Just to be clear, there are inherent problems specific to boys, too, and I don’t want to make light of those by not delving into as much detail on those issues. The girls who go through these programs, however, are not only at the mercy of the emotional upheaval that can be caused by the ridiculous notions proffered by these curricula, but their long-term health may be even more greatly compromised.
While both sexes are equally at risk from the misinformation about protection and sexually transmitted diseases purveyed by abstinence-only educators, girls are also at increased risk from cervical cancer:
A critical fact for girls and women to know about cervical cancer is that routine Pap smears can prevent most occurrences of the disease. Women should have Pap smears annually once they are sexually active or, at the latest, starting at age 18. Yet few of the curricula reviewed mention the importance of this intervention.By itself, such an omission would be unconscionable. Early detection of cervical cancer is critical, and the recommendation for annual Pap smears should be an integral part of any sex education program. However, that is not the only information undermining girls’ understanding of cervical cancer prevention. Additionally, they are told that cervical cancer can be a consequence of premarital sex:
[T]he teaching manual of one curriculum explicitly states: “It is critical that students understand that if they choose to be sexually active, they are at risk” for cervical cancer. Another curriculum asks, “What is the leading medical complication from HPV? Cervical cancer.” Neither of these curricula mentions that human papilloma virus (HPV), though associated with most cases of cervical cancer, rarely leads to the disease, nor that cervical cancer is highly preventable when women get regular Pap smears.Additionally, the use of condoms has been shown to reduce to risk of cervical cancer, which is, of course, excluded from the curricula.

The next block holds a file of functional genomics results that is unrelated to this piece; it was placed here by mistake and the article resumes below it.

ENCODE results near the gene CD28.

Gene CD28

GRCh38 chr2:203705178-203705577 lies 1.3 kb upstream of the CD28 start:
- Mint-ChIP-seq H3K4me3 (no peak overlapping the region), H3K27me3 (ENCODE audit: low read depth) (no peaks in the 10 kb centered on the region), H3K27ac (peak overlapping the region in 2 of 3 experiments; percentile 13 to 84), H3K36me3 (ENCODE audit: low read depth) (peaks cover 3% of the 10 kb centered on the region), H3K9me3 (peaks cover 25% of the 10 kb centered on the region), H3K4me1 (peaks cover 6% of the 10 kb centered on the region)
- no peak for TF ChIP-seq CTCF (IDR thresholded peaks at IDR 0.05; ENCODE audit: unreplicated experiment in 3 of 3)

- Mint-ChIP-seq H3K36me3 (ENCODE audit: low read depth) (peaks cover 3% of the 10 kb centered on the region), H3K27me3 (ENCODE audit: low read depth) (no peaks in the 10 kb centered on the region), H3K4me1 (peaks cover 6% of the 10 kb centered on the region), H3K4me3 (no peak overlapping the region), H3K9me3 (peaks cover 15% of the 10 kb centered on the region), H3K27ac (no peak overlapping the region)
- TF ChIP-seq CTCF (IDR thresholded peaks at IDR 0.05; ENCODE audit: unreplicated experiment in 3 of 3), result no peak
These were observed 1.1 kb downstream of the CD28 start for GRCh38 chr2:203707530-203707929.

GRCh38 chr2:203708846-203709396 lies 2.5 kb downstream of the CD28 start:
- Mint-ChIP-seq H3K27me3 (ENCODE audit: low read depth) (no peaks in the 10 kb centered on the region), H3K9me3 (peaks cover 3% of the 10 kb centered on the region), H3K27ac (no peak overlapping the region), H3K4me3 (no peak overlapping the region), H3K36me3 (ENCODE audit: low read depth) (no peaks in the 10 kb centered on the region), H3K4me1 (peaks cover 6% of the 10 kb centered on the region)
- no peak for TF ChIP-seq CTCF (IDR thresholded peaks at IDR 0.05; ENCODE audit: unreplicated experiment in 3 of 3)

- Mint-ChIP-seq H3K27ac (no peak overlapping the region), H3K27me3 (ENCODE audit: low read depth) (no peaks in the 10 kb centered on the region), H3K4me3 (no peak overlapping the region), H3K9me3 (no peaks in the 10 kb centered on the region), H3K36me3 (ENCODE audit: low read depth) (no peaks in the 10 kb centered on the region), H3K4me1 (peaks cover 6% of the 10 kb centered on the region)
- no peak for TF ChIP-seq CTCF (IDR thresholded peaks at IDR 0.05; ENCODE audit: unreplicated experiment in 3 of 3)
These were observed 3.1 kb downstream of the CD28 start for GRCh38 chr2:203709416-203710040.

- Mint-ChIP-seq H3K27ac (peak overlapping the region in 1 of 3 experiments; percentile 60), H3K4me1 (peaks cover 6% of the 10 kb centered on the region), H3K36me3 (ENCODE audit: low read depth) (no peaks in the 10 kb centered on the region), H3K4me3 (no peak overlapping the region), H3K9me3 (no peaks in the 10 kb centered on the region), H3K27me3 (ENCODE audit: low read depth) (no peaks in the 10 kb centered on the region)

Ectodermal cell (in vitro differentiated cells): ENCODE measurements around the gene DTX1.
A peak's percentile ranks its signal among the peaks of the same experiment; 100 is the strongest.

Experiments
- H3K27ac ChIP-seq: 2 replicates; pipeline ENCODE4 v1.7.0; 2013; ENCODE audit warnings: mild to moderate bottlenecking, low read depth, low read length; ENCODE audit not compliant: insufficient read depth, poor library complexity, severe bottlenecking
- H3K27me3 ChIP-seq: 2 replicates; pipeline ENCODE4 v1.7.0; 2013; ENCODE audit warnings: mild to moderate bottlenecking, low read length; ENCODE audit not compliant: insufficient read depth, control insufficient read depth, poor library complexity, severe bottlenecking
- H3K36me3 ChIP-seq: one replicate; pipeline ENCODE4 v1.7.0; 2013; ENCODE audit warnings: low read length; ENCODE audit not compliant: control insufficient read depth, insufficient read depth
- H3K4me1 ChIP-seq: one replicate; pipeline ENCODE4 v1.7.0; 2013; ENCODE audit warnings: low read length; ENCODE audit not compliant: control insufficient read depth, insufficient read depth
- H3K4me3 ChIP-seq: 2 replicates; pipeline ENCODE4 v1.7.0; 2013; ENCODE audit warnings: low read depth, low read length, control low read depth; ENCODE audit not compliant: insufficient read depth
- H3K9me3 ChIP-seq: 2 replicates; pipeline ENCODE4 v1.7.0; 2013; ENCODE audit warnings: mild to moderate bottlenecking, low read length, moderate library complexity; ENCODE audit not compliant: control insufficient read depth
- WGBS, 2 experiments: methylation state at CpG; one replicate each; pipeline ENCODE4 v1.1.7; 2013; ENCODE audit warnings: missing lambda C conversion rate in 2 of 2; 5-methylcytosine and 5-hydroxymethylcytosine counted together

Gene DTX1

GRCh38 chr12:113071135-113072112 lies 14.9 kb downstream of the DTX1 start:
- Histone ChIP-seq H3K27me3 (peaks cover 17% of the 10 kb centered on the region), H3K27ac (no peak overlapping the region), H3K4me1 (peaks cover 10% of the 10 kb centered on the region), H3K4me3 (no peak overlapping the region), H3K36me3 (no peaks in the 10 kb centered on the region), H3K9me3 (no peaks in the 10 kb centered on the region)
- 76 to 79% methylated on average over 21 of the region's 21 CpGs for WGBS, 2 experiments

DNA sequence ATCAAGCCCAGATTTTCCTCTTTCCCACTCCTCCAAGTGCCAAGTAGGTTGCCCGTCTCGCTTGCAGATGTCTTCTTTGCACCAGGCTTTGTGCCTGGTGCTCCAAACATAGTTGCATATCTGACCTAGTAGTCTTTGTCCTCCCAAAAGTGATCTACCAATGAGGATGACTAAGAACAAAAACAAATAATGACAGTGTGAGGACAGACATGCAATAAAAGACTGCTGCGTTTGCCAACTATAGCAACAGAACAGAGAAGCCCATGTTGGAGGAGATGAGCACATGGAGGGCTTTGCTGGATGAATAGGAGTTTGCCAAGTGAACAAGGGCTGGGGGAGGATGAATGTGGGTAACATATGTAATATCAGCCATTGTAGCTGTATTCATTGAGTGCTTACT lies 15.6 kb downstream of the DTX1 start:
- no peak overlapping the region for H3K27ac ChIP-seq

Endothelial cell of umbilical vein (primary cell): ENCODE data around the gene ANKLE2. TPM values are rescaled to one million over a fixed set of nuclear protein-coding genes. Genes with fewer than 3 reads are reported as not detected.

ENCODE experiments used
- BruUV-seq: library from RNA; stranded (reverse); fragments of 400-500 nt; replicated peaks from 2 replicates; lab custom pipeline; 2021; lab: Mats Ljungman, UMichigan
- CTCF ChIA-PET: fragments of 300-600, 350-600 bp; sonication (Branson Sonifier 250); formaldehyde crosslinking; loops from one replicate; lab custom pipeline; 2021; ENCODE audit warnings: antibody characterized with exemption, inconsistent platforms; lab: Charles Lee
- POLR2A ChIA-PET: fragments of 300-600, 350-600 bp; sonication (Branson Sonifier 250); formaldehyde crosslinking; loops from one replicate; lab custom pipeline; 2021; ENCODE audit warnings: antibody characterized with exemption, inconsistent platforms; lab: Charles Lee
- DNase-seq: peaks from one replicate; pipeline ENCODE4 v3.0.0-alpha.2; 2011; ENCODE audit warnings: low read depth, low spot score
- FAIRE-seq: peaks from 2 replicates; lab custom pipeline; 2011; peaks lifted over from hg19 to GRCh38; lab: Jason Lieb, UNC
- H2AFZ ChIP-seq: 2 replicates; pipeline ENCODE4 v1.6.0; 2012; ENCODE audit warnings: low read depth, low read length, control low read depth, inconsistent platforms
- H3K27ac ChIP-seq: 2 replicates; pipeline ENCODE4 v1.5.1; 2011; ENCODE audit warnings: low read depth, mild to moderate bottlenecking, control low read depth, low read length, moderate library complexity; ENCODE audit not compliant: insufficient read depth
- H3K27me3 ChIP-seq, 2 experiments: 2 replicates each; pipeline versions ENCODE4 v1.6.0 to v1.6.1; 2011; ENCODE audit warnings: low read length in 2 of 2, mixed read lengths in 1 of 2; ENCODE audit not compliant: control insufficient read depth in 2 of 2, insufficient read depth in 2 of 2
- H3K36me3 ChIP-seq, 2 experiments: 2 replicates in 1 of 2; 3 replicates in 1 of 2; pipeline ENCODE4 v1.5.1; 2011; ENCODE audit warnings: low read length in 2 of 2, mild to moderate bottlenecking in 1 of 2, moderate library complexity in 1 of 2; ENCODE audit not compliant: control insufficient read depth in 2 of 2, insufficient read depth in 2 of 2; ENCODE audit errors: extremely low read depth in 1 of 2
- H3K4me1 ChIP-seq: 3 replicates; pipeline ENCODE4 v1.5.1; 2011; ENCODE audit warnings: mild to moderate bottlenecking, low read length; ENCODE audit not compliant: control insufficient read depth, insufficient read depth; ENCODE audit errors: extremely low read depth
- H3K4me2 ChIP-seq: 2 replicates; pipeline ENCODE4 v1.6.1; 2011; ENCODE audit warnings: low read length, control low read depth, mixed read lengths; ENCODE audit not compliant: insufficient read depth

When I went through sex ed in junior high school, and then the reprise in high school health class, I remember very distinctly learning about the necessity of Pap smears. I also remember being shown how to do a proper breast exam, and it was during a routine breast exam that I recently found a lump in my breast. It turned out to be nothing more than a benign tumor, but had it been worse, my early detection of it could very well have meant the difference between life and death. This was the gift given to me by my sex education classes. Are the girls going through abstinence-only programs being given the same?
The President and his supporters like to talk about a “culture of life,” but these programs are structured in favor of the lives of the unborn rather than the lives of the already-living. Reducing teenage pregnancies and abortions is a worthy goal, but undermining the health and well-being of teenagers by instilling intimidation about sex is absolutely not the way to accomplish it. Kids who are armed with knowledge about sex and are well-prepared for the practicalities (e.g. access to birth control) will reduce teenage pregnancies and abortions by virtue of putting good information into practice.
On the other hand, those who are left with bad information are just as likely to engage in sexuality activity. When they do it, however, they are at increased risk. And they will do it. Fostering ignorance does not delay a loss of innocence. Instead, it ensures that when students who pass through these programs eventually do have sex, their naïveté about the realities of human sexuality will leave them more vulnerable to the very things these curricula are trying to avoid.